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Strong Ties in a Small World


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  • Marco van der Leij

    (Erasmus Universiteit Rotterdam)

  • Sanjeev Goyal

    (Erasmus Universiteit Rotterdam, and University of Essex)


In this paper we test the celebrated `Strength of weak ties' theory of Granovetter (1973). We test two hypotheses on the network structure in a data set of collaborating economists. While we find support for the hypothesis of transitivity of strong ties, we reject the hypothesis that weak ties reduce distance more than strong ties do. We relate this surprising result to two different views of society. Whereas the classical view has been that society consists of different communities with strong ties within communities and weak ties between, the community of economic researchers has an interlinked star structure with strong ties between the stars. In such a world, strong ties are more important than weak ties.

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Bibliographic Info

Paper provided by Tinbergen Institute in its series Tinbergen Institute Discussion Papers with number 06-008/1.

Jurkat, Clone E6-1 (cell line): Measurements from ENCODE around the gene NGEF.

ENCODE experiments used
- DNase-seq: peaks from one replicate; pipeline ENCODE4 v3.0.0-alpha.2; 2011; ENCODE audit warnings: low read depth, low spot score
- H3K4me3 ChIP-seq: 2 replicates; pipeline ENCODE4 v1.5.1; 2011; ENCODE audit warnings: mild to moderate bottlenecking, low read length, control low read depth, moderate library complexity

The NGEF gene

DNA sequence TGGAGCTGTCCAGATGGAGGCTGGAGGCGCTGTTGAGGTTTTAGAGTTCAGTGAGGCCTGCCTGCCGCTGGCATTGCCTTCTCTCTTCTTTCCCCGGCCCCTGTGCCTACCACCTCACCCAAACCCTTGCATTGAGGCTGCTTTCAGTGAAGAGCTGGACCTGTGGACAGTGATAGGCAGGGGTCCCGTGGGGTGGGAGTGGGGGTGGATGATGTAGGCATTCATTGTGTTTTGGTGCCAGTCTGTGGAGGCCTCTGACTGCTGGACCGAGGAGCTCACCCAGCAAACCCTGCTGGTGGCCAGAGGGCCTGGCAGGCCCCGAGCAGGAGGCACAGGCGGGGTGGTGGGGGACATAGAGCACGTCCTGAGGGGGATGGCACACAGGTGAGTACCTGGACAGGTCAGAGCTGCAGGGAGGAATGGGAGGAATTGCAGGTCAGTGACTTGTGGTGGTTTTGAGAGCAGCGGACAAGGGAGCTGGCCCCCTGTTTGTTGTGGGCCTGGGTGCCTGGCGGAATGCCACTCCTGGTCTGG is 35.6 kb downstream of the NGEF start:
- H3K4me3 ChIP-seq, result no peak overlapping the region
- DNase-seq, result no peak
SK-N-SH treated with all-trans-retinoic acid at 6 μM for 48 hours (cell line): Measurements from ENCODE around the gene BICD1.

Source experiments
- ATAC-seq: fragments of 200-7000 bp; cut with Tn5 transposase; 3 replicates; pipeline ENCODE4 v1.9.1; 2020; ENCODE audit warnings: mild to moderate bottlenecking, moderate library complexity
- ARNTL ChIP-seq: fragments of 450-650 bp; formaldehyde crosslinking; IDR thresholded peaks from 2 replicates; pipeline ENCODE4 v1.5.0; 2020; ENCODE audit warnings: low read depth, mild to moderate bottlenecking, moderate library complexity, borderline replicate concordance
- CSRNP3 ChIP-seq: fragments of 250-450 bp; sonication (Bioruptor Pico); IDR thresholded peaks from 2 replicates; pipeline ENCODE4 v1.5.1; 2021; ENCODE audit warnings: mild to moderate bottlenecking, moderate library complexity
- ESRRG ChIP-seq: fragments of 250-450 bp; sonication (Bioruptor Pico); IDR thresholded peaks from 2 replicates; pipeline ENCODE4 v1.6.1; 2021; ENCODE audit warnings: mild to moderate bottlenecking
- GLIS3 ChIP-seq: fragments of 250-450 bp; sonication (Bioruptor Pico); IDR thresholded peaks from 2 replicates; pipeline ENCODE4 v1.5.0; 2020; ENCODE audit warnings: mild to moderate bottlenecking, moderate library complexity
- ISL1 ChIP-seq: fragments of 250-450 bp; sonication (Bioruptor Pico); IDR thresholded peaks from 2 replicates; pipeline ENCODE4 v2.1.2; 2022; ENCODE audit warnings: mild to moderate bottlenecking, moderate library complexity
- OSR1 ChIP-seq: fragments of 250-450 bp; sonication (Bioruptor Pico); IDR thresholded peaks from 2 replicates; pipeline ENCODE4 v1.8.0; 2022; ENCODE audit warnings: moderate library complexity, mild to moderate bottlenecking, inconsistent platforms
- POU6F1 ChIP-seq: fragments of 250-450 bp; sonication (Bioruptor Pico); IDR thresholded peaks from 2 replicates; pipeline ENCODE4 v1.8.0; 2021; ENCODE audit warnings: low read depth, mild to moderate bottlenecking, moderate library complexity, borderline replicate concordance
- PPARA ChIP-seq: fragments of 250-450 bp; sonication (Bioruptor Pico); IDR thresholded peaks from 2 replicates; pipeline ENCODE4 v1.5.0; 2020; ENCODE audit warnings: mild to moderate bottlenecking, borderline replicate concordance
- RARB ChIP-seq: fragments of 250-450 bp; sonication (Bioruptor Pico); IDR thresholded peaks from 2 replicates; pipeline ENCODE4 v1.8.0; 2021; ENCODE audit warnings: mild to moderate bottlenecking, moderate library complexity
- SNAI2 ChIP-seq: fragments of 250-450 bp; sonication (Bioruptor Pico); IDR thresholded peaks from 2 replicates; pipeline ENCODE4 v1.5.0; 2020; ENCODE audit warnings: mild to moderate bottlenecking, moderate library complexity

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Date of creation: 10 Jun 2006
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Handle: RePEc:dgr:uvatin:20060008

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Keywords: network structure; social network; social capital; economic sociology; coauthorship; research; collaboration;

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  1. Sanjeev Goyal & Marco J. van der Leij & Jos� Luis Moraga-Gonzalez, 2006. "Economics: An Emerging Small World," Journal of Political Economy, University of Chicago Press, University of Chicago Press, vol. 114(2), pages 403-432, April.
  2. Matt Jackson, 2003. "The Effects of Social Networks on Employment and Inequality," Theory workshop papers, UCLA Department of Economics 658612000000000032, UCLA Department of Economics.
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